In the following sections, you learn more about the structure of the DOM tree. You also learn about the components used to identify nodes and sets of nodes, which is the basis for effectively accessing nodes.

What Is the DOM Tree?

The document object is the base of all of the DOM’s nodes. The nodes are arranged as a tree, with nodes nested under other nodes. Below, is an example of the DOM representation of a simple web page:

<body>
    <div>
        <p style="color: purple;">Paragraph text</p>
    </div>
    <div>
        <ul>
            <li>First item</li>
            <li>Second item</li>
        </ul>
    </div>
</body>

In the example above, elements nest under other elements. The two div elements are nested under the body element. Text nodes are nested under the p and li elements, and the style attribute is considered a node under the p element, as well.

Plotting the nesting structure out, the DOM resembles the following tree:

body
 \_ div
 |   \_ p
 |      \_ [text]
 |      |
 |      \_ [attribute]
 \_ div
     \_ ul
         \_ li
         |   \_ [text]
         |
         \_ li
             \_ [text]

Knowing the arrangement of the DOM tree and its leaves, helps you understand how to access specific nodes when working with JavaScript. This is especially true when you are working with more complicated web pages. The Navigating the DOM Tree section of this guide includes a more in-depth discussion on moving around the nodes of the DOM tree.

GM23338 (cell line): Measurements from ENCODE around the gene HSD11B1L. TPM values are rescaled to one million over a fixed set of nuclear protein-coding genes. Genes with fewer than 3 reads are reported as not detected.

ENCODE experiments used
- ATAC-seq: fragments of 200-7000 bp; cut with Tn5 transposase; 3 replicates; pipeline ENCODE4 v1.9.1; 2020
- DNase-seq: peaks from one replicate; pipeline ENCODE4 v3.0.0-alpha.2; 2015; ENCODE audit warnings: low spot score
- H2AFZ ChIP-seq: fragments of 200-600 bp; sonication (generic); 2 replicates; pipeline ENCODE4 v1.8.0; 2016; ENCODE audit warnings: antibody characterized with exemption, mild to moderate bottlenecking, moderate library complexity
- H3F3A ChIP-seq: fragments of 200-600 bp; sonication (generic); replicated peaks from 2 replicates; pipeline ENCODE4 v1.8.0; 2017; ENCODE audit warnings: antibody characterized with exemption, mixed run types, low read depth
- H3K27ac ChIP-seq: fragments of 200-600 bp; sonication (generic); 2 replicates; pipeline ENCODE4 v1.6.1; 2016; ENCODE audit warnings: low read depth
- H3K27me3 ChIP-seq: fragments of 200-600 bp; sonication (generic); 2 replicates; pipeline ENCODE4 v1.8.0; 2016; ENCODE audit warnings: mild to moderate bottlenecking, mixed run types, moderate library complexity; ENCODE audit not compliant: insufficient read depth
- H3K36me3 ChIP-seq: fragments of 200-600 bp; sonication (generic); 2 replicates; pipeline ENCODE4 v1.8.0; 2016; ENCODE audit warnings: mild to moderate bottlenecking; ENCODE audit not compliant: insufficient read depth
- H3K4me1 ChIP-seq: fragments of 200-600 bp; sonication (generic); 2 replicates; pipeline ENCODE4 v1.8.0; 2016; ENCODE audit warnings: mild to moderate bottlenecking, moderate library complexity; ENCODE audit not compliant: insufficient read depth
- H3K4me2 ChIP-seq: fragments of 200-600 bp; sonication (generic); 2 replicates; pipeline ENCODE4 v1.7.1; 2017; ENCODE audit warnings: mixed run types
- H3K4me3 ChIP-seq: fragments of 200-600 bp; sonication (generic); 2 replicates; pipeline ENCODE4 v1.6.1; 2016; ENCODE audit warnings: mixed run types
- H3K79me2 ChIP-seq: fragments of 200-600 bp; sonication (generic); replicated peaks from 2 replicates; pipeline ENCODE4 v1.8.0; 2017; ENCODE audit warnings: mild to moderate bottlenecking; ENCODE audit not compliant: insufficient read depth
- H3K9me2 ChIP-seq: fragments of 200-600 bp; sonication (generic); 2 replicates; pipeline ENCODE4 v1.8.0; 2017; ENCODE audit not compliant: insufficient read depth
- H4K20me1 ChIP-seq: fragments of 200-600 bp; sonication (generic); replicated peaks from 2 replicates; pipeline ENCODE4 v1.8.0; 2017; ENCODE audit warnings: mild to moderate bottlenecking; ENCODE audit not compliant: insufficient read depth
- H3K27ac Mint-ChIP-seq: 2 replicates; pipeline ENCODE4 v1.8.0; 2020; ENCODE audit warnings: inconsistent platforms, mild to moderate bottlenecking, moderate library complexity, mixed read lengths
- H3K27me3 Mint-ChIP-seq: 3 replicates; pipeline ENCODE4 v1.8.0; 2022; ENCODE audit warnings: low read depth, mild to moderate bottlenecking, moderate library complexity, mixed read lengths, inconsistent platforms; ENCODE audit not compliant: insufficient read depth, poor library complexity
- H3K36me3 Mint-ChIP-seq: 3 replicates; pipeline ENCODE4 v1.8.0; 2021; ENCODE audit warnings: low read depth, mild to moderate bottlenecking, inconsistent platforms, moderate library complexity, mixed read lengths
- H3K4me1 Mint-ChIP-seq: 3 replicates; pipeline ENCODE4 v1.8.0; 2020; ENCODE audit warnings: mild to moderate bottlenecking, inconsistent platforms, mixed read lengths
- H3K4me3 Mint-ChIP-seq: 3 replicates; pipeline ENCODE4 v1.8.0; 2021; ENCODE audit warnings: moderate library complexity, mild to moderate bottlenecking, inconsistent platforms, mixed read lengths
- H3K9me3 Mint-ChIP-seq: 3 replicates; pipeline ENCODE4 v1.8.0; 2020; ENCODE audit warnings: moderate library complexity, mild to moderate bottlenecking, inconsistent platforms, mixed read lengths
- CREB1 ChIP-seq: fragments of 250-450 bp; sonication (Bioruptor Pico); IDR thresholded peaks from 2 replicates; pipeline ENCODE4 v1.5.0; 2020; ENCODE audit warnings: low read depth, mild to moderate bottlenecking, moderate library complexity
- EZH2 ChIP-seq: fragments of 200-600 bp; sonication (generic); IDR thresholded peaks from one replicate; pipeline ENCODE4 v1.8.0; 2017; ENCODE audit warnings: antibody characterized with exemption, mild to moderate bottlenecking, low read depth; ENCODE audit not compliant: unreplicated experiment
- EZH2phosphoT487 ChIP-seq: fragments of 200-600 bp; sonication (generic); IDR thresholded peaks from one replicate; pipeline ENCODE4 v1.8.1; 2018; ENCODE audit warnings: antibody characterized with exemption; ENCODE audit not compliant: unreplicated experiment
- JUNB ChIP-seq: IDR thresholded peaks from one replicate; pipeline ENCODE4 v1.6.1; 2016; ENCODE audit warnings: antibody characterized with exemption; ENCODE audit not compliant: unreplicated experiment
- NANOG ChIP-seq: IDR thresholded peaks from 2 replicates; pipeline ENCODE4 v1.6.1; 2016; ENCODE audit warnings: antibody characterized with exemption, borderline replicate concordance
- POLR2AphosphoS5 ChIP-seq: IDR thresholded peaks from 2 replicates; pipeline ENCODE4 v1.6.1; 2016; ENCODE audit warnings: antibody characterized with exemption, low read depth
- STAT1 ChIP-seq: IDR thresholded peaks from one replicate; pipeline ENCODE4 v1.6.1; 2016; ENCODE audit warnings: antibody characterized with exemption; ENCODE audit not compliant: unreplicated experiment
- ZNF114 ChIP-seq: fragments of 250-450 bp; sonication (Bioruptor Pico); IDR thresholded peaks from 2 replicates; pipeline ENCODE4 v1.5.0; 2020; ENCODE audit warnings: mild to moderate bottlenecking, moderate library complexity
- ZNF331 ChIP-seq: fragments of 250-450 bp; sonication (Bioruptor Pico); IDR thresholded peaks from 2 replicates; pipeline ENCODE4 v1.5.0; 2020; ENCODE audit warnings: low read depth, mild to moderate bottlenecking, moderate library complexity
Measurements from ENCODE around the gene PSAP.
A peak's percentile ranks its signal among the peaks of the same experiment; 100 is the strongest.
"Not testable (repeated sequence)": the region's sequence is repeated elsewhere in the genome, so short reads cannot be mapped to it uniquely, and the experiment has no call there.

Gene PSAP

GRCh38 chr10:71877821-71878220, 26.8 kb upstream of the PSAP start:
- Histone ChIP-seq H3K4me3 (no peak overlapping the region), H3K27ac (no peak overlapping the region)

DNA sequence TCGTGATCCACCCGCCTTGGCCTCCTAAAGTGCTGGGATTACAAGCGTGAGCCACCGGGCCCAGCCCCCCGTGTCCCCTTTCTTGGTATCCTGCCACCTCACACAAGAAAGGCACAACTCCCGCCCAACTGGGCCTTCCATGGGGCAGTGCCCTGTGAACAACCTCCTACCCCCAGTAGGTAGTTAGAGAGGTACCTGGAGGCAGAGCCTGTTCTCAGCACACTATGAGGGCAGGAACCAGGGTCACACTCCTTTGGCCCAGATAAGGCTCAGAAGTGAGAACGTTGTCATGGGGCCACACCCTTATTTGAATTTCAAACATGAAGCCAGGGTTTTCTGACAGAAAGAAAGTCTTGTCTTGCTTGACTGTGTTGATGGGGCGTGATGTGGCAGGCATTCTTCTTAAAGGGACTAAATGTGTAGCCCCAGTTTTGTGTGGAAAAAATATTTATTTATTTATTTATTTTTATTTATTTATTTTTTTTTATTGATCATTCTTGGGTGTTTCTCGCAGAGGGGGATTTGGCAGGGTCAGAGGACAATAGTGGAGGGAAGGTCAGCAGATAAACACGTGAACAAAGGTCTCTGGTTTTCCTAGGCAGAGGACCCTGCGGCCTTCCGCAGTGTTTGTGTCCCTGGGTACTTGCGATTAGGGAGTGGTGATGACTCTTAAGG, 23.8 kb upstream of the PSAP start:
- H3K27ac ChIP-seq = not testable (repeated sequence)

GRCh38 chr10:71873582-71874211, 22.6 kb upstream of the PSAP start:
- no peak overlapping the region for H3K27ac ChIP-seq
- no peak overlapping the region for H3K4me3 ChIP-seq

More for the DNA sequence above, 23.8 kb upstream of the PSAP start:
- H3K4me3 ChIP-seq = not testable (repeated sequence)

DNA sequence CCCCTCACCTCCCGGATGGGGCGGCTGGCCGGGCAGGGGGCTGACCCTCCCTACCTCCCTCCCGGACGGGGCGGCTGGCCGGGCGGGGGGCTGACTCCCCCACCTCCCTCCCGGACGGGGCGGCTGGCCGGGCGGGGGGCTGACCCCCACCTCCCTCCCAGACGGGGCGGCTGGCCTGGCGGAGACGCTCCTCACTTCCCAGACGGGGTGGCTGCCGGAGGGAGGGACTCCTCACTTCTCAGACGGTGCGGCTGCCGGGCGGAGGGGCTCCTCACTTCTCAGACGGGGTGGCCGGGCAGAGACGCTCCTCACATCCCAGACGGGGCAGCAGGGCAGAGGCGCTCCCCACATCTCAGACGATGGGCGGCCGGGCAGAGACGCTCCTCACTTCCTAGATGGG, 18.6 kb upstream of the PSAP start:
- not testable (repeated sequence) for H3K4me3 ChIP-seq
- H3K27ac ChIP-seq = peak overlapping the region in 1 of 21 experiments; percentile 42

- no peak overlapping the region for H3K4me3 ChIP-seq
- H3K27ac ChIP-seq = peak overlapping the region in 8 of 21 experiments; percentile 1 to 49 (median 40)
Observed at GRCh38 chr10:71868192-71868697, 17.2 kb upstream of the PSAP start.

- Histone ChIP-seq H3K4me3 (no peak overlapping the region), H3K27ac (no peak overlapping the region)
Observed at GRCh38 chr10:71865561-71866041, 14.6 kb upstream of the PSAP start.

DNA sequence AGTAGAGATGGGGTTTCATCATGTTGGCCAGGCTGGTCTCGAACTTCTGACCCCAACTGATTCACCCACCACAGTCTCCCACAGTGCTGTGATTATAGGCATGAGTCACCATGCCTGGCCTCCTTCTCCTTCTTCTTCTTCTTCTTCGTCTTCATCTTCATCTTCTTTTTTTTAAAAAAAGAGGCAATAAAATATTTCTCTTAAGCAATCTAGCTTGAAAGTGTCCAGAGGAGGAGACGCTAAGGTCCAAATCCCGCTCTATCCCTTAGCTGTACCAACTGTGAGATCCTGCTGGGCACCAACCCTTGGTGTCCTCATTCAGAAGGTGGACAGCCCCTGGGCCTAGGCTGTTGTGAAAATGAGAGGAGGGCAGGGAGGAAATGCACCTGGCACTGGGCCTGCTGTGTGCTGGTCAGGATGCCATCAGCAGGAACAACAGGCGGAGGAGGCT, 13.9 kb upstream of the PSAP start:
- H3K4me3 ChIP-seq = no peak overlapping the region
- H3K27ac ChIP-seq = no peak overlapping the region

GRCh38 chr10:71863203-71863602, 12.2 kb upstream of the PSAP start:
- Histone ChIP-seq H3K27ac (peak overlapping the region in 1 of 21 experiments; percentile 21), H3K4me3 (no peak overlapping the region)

The diagram below provides a visualization of the DOM tree for this guide’s example web page. You can also view the example-page.html file in the Before You Begin section of this guide.

A DOM tree for an example web page

How Are Nodes Accessed?

When working with JavaScript, you need to pinpoint a node or a particular set of nodes to access. Nodes can be identified by the three components listed below:

  • Tags, used to define HTML elements. Common examples include div for page components, p for paragraphs, and a for hyperlinks.
  • Classes that distinguish between similar elements. Classes are optional, but let you apply CSS styles and let you differentiate between a subset of the same type of element.
  • IDs, which are meant to identify particular elements. These are most useful when applied to elements that you want to be able to conveniently and consistently select individually from the DOM.

Although this is not always the case, the arrangement of these components above generally reflects the components' specificity, from least specific to most. For instance:

  • A tag can be used to identify every div element on a page.
  • A class can identify a smaller set of those div elements.
  • An ID can identify a specific div element.